officers were on the river Sunday and six worked Monday.
No major incidents occurred on the river, he said. Dunlap said police made about 12 arrests Saturday, 36 Sunday and six as of about 6 p.m. Monday. Also, police issued more than 30 citations for violations ranging from littering to resisting arrest, Dunlap said.
“The presence of police certainly did assist in calming the crowd down,” he said.
Comal feelin’ hot, hot, hot
Meteorologists: Relief could be on the way
By Jennifer Rodriguez Staff Writer
Record-breaking heat and an unrelenting high-pressure system made it hard for anyone to keep cool Labor Day Weekend.
The high-pressure system has worked like a Ziploc seal and kept clouds out, air dry and temperatures high.
For bathers try ing to get some relief from the heat, the low waters of the Comal and Guadalupe rivers weren't much help against afternoon temperatures that reached I IO degrees by 3 p.m.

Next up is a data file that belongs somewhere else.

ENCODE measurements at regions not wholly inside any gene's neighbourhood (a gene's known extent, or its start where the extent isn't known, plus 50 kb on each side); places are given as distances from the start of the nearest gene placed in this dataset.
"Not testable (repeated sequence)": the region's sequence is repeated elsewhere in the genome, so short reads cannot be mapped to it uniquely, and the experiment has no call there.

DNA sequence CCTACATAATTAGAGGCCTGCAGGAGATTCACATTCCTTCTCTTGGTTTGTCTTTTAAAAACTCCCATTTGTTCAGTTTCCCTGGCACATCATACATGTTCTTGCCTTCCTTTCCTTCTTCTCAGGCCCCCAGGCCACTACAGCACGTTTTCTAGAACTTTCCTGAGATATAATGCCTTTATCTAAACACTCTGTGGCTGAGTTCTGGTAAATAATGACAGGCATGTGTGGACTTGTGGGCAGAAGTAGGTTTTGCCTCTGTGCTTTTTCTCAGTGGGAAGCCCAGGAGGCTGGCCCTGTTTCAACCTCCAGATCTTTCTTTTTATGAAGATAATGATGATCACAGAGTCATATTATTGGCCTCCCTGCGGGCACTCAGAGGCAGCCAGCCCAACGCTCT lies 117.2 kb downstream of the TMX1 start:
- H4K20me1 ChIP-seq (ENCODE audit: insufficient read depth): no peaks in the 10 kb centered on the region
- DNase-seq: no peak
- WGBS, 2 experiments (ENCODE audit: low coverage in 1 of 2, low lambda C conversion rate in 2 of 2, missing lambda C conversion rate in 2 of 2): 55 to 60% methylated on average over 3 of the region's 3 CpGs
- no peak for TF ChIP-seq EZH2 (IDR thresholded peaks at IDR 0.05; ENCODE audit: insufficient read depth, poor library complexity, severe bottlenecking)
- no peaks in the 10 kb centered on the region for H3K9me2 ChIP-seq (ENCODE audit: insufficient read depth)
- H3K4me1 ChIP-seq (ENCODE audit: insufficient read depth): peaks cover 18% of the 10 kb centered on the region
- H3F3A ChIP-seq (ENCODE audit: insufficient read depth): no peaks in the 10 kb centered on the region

“If it’s not a record, it’s pretty close,” meteorologist Latrice Max-ie said.
She said historical records of New Braunfels temperatures were unavailable, but that the same temperatures in San Antonio broke a 109-degree record there.
Mike Garza, a San Antonio auto mechanic in town to work on a friend’s car, kept a well-stocked ice chest and a lawn chair less than three feet from him to keep from overheating.
If we weren't such good friends,
I definitely wouldn’t be out here,” Garza said, w iping his brow with a sweat-sopped towel. “I mean, I’m used to it being hot, but this hurts.”
The weather service meteorologists say the pressure system will move north today, and they predict temperatures in the 90s the rest of the week.
Moisture caught at the edges of the pressure system could bring rain to the area by tonight.